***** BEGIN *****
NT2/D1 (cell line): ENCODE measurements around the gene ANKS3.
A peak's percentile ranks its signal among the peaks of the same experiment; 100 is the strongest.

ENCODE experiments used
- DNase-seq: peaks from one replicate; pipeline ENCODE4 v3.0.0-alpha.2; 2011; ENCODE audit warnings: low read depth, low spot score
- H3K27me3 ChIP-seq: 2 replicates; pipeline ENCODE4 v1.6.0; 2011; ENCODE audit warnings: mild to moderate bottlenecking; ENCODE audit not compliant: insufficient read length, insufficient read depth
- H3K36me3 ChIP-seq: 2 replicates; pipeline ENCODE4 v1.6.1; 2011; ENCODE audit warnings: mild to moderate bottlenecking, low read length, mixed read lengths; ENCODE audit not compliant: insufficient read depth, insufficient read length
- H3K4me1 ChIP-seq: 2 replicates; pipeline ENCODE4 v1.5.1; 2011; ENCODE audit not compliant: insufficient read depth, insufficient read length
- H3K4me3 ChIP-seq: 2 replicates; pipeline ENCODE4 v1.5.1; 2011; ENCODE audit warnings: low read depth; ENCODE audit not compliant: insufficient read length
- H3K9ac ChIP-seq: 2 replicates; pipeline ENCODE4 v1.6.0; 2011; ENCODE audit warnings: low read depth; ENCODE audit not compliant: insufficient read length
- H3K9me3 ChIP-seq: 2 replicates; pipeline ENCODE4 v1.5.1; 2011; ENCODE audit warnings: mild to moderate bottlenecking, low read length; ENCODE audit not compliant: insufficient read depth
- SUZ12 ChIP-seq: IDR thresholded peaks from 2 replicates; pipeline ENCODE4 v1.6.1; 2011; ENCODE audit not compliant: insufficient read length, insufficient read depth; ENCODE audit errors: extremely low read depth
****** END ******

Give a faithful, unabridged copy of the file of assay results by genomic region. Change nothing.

NT2/D1 (cell line): ENCODE measurements around the gene ANKS3.
A peak's percentile ranks its signal among the peaks of the same experiment; 100 is the strongest.

ENCODE experiments used
- DNase-seq: peaks from one replicate; pipeline ENCODE4 v3.0.0-alpha.2; 2011; ENCODE audit warnings: low read depth, low spot score
- H3K27me3 ChIP-seq: 2 replicates; pipeline ENCODE4 v1.6.0; 2011; ENCODE audit warnings: mild to moderate bottlenecking; ENCODE audit not compliant: insufficient read length, insufficient read depth
- H3K36me3 ChIP-seq: 2 replicates; pipeline ENCODE4 v1.6.1; 2011; ENCODE audit warnings: mild to moderate bottlenecking, low read length, mixed read lengths; ENCODE audit not compliant: insufficient read depth, insufficient read length
- H3K4me1 ChIP-seq: 2 replicates; pipeline ENCODE4 v1.5.1; 2011; ENCODE audit not compliant: insufficient read depth, insufficient read length
- H3K4me3 ChIP-seq: 2 replicates; pipeline ENCODE4 v1.5.1; 2011; ENCODE audit warnings: low read depth; ENCODE audit not compliant: insufficient read length
- H3K9ac ChIP-seq: 2 replicates; pipeline ENCODE4 v1.6.0; 2011; ENCODE audit warnings: low read depth; ENCODE audit not compliant: insufficient read length
- H3K9me3 ChIP-seq: 2 replicates; pipeline ENCODE4 v1.5.1; 2011; ENCODE audit warnings: mild to moderate bottlenecking, low read length; ENCODE audit not compliant: insufficient read depth
- SUZ12 ChIP-seq: IDR thresholded peaks from 2 replicates; pipeline ENCODE4 v1.6.1; 2011; ENCODE audit not compliant: insufficient read length, insufficient read depth; ENCODE audit errors: extremely low read depth